Nature loves to play. Let’s talk spiders. Male spiders of the species Anelosimus studiosus play at sex with females before the females are capable of reproduction. The males, evolutionary biologists Jonathan Pruitt and Susan Riechert tell us, screw around to perfect copulating quickly and effectively. Why? Because the faster they perform with fecund females the less likely they are to be A) attacked by rival males and B) eaten by their female partners. Females also get something out of the foreplay. By the time they’re ready to produce eggs they sense which males have the goods for the most fit offspring.
Andreas Wagner alludes to the randy spiders in this week’s Nautilus article, “Why It Pays to Play Around.” In his new book, Life Finds a Way, Wagner informs us that nature is a playpen for life to mess around in. He ends with an understatement that sounds this month’s Nautilus theme. “The 13th-century theologian Thomas Aquinas was onto something when he wrote that God created the world in play.”
Wagner is not a philosopher. He’s an exquisite evolutionary biologist and writer who’s helped advance the understanding of evolution as not just survival of the fittest but as the title of his previous book has it, Arrival of the Fittest. Natural selection alone can’t explain life’s extraordinary diversity, Wagner writes. That’s “because natural selection is not a creative force. It does not innovate, but merely selects what’s already there.” Wagner magnifies the chemical reactions and molecules that form the primary colors of nature’s innovations. In Life Finds a Way, he shows how biochemical reactions can be applied to us and our institutions, nations, and schools, to enhance creativity and harmony.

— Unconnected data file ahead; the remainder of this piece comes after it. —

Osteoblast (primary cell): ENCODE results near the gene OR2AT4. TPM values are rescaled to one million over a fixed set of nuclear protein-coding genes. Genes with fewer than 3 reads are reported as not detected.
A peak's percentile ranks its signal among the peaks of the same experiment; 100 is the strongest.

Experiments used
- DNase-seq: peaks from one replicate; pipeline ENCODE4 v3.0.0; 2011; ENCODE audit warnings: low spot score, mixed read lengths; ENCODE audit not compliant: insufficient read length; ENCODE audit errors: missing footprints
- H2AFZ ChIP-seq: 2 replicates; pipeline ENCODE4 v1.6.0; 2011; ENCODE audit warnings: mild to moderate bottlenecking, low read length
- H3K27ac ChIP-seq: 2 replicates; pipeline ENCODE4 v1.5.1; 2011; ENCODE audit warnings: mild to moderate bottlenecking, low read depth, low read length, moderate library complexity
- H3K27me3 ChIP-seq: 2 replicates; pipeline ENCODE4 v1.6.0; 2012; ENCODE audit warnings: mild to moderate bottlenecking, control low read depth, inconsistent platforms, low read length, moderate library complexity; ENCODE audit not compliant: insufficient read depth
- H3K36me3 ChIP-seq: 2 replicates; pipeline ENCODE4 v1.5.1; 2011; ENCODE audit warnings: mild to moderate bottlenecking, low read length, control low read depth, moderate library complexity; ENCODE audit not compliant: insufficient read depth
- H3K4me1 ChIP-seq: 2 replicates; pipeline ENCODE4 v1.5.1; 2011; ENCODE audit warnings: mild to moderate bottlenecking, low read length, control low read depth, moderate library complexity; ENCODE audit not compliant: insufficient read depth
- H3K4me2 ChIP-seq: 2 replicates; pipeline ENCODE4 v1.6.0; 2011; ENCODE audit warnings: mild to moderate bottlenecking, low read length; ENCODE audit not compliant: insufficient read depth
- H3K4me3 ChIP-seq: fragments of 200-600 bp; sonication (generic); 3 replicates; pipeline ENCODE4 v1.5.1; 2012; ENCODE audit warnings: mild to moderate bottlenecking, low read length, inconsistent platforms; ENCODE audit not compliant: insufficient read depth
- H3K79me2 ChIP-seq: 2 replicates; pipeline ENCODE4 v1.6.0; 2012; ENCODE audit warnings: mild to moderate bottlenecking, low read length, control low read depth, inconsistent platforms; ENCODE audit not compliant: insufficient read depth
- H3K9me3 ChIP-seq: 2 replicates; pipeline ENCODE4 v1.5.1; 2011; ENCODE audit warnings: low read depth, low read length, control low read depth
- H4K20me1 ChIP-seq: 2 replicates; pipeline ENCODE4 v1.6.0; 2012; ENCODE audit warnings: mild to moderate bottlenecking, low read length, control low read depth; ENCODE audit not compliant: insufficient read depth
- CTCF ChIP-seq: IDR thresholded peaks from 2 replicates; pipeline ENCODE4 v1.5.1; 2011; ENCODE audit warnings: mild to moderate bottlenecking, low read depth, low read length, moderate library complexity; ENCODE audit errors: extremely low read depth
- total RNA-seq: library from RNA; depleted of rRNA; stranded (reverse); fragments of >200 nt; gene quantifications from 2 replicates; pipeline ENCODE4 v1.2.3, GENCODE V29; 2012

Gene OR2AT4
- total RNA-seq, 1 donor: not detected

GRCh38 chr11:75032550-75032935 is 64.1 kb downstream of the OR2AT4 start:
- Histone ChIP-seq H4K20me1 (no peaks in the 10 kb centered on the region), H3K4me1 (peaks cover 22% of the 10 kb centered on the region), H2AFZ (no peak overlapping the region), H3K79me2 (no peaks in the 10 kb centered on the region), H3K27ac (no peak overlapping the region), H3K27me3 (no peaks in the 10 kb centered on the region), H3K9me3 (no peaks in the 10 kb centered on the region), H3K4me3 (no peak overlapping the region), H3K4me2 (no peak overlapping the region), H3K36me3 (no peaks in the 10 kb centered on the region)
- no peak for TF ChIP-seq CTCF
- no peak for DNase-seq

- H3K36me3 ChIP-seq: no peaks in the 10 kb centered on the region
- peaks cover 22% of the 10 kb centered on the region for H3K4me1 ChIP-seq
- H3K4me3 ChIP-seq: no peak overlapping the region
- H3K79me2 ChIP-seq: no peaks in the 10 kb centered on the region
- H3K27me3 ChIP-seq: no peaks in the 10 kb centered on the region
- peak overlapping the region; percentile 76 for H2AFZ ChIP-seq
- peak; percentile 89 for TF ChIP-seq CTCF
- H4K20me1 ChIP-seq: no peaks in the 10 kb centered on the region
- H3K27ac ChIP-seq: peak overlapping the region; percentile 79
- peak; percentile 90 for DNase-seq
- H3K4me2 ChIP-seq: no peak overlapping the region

Play is the thing throughout the issue. Indre Viskontas, who has a dual career in neuroscience and opera singing, takes us inside the concert hall to explain how musical ensembles tap into brain wells of creativity and empathy that can’t be reached by going it alone. We also look at a dark side of play. Barclay Bram, a writer and Oxford University Ph.D. candidate stationed in China, shares his everyday experiences with the app WeChat, which nearly everybody in China uses to connect in play and work and everything in between. The WeChat ecosystem, however, bears the fingerprints of forces in nature, namely dominance and control, that stifle the vital evolution of play.
All told, we’re delighted to bring you another diverse issue, at play in the fields of science.Read the Issue